There are 100 human trafficking cases on average in Colorado each year, with foreign national survivors demonstrably overrepresented. Labor trafficking in agriculture, construction, and landscaping are the most common among foreign nationals. Additionally, women survivors are more prevalent than men, with child survivors increasing since 2015.
Through legal advocacy, immigrant human trafficking survivors can seek humanitarian T Non-immigrant status (“T Visas”) and direct representation to pursue litigation against their traffickers. Litigation, in particular, is essential to deter future trafficking and stem human trafficking more broadly.
Through this Fellowship, Magdalena will provide relief to youth who are immigrant human trafficking survivors through direct representation. She will pursue litigation claims against human traffickers and build on outreach & legal education provided to survivors.
Only when we treat all humans as humans under law will we truly understand the meaning of being human.
Magdalena Landa Posas /
2022 Equal Justice Works Fellow
Allison (she/her/hers) will advocate for human trafficking survivors in Southern California by clearing criminal records and building community partnerships to expand access to justice.
Thousands of vulnerable Californians are exploited each year by traffickers, who control their lives through violence and psychological coercion. Unfortunately, encounters with law enforcement often lead to the trafficking victim being charged with a crime instead of accessing needed services. A criminal record makes the situation worse because it prevents those who have been trafficked from obtaining employment, housing, and education opportunities. This project helps survivors get a clean slate, using a special California statute to vacate their criminal records and connecting them with trusted community partners to meet holistic needs.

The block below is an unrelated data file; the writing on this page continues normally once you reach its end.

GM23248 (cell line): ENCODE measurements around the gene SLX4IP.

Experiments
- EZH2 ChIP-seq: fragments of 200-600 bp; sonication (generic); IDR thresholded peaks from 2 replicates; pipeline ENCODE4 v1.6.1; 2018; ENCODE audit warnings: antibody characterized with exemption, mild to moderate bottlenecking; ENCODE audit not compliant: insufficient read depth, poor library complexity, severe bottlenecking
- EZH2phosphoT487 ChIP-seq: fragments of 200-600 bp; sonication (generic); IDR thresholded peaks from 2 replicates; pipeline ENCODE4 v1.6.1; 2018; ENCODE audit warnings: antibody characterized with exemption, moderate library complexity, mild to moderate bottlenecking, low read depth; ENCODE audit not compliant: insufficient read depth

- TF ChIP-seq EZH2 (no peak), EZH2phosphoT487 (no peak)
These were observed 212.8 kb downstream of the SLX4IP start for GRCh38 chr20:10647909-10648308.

Allison will provide direct representation to individual human trafficking survivors in Los Angeles to vacate their criminal records. She will also build community partnerships in the Los Angeles area to support survivors holistically and will recruit, train, and advise a statewide pro bono attorney network to increase access to justice for survivors in severely underserved areas.
Gabi (she/her/hers) will advocate on the behalf of asylum-seeking families by seeking to redress harms suffered by the families subjected to separation and other violations of their civil and human rights and by challenging policies affecting asylum-seeking families.
Since 2017, asylum-seeking families and children have been the targets of the Trump Administration’s most abhorrent, inhumane, and unlawful immigration policies. From forced separation of children from their parents to indefinite detention of children and families in unsafe conditions including active COVID-19 outbreaks to forced placement in the “Migrant Protection Protocols” program to the virtual elimination of refugee and asylum protections, immigrant families seeking protection from persecution and torture are in a battle for their lives with the odds purposefully stacked against them. This project will work to provide asylum-seeking families an avenue for legal redress for harms suffered at the hands of federal agents, as well as challenge immigration policies that directly affect asylum-seeking families through strategic impact litigation.
Gabi’s background in Human Rights Law and her family’s Mexican-American heritage motivates her commitment to challenging inhumane and unlawful immigration policies and to fight for the families harmed by the actions of the United States immigration system.
Gabi will file Federal Tort Claim Act actions on behalf of asylum-seekers who suffered violations of their civil and human rights at the hands of federal agents. Additionally, she will work to formalize and further develop Aldea’s impact litigation program in partnership with law firm pro bono partners to systemically challenge policies affecting asylum-seeking families, such as forced separation of children from their parents; placement in the “Migrant Protection Protocols” program; unsafe, unsanitary and unlawful conditions in family detention (with a focus on the Berks Family Residential Center); and administrative rule-making intended to deprive asylum-seekers of relief based on racial animus.
The US immigration system has created a human rights crisis that needs to be addressed immediately. The asylum-seeking families that have been harmed by the US Government's need legal advocates to take up this fight.
Gabi Nava /
2021 Equal Justice Works Fellow